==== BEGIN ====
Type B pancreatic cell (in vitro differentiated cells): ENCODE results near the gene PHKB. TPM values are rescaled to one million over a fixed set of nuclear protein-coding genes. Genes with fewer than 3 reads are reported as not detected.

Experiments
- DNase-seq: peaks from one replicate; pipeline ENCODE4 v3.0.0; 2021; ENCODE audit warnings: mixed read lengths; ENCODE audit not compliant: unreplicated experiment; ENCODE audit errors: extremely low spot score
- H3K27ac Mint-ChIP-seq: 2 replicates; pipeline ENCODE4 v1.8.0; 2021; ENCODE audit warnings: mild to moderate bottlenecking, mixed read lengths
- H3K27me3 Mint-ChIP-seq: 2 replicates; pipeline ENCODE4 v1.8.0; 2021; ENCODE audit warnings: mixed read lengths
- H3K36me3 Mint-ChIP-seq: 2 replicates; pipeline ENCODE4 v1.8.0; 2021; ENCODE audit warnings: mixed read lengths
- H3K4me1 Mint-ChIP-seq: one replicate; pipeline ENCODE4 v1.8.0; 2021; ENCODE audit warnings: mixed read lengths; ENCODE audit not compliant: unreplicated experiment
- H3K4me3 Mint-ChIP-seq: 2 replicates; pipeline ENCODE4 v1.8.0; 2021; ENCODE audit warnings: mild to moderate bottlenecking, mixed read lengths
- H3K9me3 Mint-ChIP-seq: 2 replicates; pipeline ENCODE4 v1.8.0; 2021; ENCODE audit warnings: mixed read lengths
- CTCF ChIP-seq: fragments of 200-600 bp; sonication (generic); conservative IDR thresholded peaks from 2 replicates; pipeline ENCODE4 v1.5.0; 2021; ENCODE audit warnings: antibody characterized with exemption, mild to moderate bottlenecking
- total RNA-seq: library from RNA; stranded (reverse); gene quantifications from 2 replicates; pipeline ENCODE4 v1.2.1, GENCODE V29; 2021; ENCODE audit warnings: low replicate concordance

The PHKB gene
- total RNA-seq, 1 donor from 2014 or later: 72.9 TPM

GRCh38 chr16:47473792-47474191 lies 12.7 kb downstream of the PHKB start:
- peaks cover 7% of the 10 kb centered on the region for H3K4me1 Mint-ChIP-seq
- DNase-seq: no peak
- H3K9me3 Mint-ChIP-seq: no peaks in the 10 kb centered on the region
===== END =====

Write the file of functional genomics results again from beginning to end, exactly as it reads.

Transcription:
Type B pancreatic cell (in vitro differentiated cells): ENCODE results near the gene PHKB. TPM values are rescaled to one million over a fixed set of nuclear protein-coding genes. Genes with fewer than 3 reads are reported as not detected.

Experiments
- DNase-seq: peaks from one replicate; pipeline ENCODE4 v3.0.0; 2021; ENCODE audit warnings: mixed read lengths; ENCODE audit not compliant: unreplicated experiment; ENCODE audit errors: extremely low spot score
- H3K27ac Mint-ChIP-seq: 2 replicates; pipeline ENCODE4 v1.8.0; 2021; ENCODE audit warnings: mild to moderate bottlenecking, mixed read lengths
- H3K27me3 Mint-ChIP-seq: 2 replicates; pipeline ENCODE4 v1.8.0; 2021; ENCODE audit warnings: mixed read lengths
- H3K36me3 Mint-ChIP-seq: 2 replicates; pipeline ENCODE4 v1.8.0; 2021; ENCODE audit warnings: mixed read lengths
- H3K4me1 Mint-ChIP-seq: one replicate; pipeline ENCODE4 v1.8.0; 2021; ENCODE audit warnings: mixed read lengths; ENCODE audit not compliant: unreplicated experiment
- H3K4me3 Mint-ChIP-seq: 2 replicates; pipeline ENCODE4 v1.8.0; 2021; ENCODE audit warnings: mild to moderate bottlenecking, mixed read lengths
- H3K9me3 Mint-ChIP-seq: 2 replicates; pipeline ENCODE4 v1.8.0; 2021; ENCODE audit warnings: mixed read lengths
- CTCF ChIP-seq: fragments of 200-600 bp; sonication (generic); conservative IDR thresholded peaks from 2 replicates; pipeline ENCODE4 v1.5.0; 2021; ENCODE audit warnings: antibody characterized with exemption, mild to moderate bottlenecking
- total RNA-seq: library from RNA; stranded (reverse); gene quantifications from 2 replicates; pipeline ENCODE4 v1.2.1, GENCODE V29; 2021; ENCODE audit warnings: low replicate concordance

The PHKB gene
- total RNA-seq, 1 donor from 2014 or later: 72.9 TPM

GRCh38 chr16:47473792-47474191 lies 12.7 kb downstream of the PHKB start:
- peaks cover 7% of the 10 kb centered on the region for H3K4me1 Mint-ChIP-seq
- DNase-seq: no peak
- H3K9me3 Mint-ChIP-seq: no peaks in the 10 kb centered on the region